Political Correctness is About to Get Even Worse on College Campuses
June 12, 2013
George Carlin – the greatest American prizefighter of comedy – lampooned the idiocy of censorship in his routine, “Seven Words You Can Never Say on Television.” The targets of his joke were conservatives who opposed cultural freedom with warnings of moral decadence.
Near the end of his life – older, but no less a rebellious and hilarious provocateur – Carlin issued his own warning about the biggest threat to free speech: “It’s left-wing paternalism. Years ago, we all got to expect that censorship would come from the right wing, but to expect it from the left wing – from the politically correct people on the campuses – that caught me by surprise.”
The virus of political correctness germinated in the 1980s, and now infects all aspects of American life, creating a culture of fear. When there are so many people who seemingly live for outrage, and the boundaries keep encroaching deeper into political commentary, cultural analysis, and entertainment, no one can predict what will earn the reputation-destroying label of “sexist,” “racist” or “homophobic.”
The California State Assembly wasted time to condemn comedian Seth McFarlane for a silly, but harmless song in which he identified actresses in the audience at the Academy Awards by naming the movies that contain their nude scenes. Most absurdly, President Obama received a harsh slap down, and eventually apologized, for calling the Attorney General of California “good looking.”
The restrictive speech codes of college campuses that infuriated Carlin are about to worsen by farcical proportions. It will soon become borderline criminal to attempt flirtation with a woman or even compliment her clothing.
The U.S. Justice Department recently sent a memo to all colleges that receive federal funding detailing the new policy for prevention and punishment of sexual harassment.
“Offensive” speech is now determined solely by the complainant, meaning that a committee cannot use reason, community standards, and adjudication to make a ruling on sexual harassment. The complainant has all power. If she claims that an elderly man greeting her with the statement, “I like those shoes,” degraded and objectified her, she wins.
Universities are now required to suspend the accused before holding a hearing on the grievance or even asking the accused for his side of the story. The new rules give advantage to anyone unscrupulous enough to slander a coworker because of personal animosity or professional ambition to eliminate competition for a promotion.
For a preview of how universities will enforce the federally mandated tyranny consider the case of a University of Nebraska graduate student who faced suspension for keeping a photograph of his wife in a bikini on his desk.
Another example illustrative of the imbecilic contempt the politically correct have for freedom was the dispute involving a janitor at Indiana University-Purdue University Indianapolis. The school employee nearly lost his job after coworkers complained about him reading a book that made reference to the Ku Klux Klan on the cover. The book in question – “Notre Dame Versus The Klan” – is anti-racist. It celebrates the efforts of Notre Dame to keep the KKK out of South Bend. After the ACLU came to the janitor’s defense, college administrators decided that he was not “trying to disrupt the environment.”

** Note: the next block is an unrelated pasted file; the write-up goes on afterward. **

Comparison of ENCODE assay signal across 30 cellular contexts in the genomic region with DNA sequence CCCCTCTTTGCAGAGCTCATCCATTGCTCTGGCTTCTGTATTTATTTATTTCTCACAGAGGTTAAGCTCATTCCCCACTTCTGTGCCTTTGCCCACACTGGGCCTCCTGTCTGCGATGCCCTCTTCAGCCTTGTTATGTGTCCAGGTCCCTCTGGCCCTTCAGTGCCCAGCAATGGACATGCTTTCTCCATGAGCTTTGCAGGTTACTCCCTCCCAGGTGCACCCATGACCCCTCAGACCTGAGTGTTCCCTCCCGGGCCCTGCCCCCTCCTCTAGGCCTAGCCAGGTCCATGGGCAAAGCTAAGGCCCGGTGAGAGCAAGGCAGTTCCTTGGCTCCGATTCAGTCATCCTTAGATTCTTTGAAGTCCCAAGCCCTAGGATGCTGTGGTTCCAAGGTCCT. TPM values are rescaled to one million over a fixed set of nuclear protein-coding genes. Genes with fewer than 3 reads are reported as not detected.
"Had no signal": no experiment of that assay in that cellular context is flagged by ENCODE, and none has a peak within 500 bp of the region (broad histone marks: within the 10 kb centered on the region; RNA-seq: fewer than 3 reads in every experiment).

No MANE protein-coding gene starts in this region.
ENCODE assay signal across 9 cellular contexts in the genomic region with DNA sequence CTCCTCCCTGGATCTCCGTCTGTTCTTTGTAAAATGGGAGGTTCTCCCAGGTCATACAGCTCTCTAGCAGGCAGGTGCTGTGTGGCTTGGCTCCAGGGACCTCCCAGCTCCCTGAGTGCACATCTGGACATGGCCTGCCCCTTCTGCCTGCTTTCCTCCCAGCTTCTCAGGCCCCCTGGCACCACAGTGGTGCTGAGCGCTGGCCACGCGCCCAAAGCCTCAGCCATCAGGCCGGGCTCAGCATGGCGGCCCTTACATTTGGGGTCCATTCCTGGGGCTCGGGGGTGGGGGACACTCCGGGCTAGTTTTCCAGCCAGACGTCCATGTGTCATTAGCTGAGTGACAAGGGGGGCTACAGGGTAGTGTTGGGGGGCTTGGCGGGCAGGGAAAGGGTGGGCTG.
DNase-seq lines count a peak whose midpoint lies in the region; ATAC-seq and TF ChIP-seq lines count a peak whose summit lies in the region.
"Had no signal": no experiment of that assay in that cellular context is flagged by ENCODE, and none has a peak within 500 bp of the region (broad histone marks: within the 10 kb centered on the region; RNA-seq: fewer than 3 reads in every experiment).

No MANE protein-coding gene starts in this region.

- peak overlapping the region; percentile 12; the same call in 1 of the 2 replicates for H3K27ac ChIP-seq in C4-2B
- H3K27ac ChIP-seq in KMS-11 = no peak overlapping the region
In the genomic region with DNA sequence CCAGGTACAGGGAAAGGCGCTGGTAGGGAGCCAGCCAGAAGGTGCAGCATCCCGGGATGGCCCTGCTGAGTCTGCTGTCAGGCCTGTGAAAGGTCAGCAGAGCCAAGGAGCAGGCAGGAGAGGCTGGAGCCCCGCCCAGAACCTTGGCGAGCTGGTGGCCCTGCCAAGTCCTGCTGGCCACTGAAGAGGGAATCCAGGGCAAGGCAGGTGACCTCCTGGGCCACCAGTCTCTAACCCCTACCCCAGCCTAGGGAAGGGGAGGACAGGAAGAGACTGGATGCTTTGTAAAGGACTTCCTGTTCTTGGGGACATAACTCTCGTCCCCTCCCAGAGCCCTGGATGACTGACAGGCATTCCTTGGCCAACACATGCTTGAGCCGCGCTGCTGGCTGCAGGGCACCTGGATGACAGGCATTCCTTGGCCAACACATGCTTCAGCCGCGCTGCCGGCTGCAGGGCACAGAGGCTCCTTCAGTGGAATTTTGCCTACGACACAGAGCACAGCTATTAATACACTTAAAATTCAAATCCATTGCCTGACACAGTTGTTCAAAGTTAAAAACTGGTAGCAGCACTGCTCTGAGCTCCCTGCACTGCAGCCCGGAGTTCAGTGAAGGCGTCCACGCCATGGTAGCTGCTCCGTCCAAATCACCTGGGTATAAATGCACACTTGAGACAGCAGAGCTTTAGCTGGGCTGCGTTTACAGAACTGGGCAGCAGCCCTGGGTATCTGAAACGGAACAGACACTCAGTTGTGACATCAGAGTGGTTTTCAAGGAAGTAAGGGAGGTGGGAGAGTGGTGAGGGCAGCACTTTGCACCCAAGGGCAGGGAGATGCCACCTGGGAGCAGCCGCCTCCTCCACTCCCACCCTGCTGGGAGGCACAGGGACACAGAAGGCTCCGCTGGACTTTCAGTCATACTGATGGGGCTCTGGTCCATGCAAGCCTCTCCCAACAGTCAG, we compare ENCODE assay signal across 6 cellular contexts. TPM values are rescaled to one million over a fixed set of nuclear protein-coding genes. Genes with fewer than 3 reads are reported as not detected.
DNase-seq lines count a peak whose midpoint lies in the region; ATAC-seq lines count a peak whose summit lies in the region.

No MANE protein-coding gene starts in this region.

Higher educational institutions should function as fertilizers for the free exchange of ideas. Instead they are transforming into bloodless and boring breeding grounds for sensitivity captains who think the world’s biggest problems are flirtatious comments, jokes about cleavage, and books with pictures of scary people on the cover, and it is all done in the name of liberalism by the same people who once laughed while Carlin mocked the squares.
The hippies who danced in the mud, made love, and played air guitar with Hendrix at Woodstock have become America’s scolds, and are teaching college students to practice intolerance under the justification of preaching “tolerance.”
With each victory, the politically correct contribute to the metamorphosis of American culture into a social machine of boredom. The dull conformity and repressive regulations that characterize college campuses must suffocate the joy, wit, and energy of students and faculty with independent minds, active imaginations, and appreciation for the pleasure of free conversation. Robust conversation, especially when flavored with the subtle spice of flirtation, is one of the great gifts of life.
Reasonable people can discern the difference between conversation and harassment, but reason no longer presides over American culture. It is in a stranglehold of outrage zealots, professional complainers, and postmodern prudes who have tissue paper skin.
Pulitzer Prize winning playwright David Mamet writes that “liberals proceed, from day to day, in a sort of sad, wistful fury at all things of life not recognized in their cosmogony.”
Americans mapping a different trip toward a social environment of sexual chemistry, laughter, and fun might want to start moving fast and speaking loudly, because before too long, all bridges will have armies manning the gates.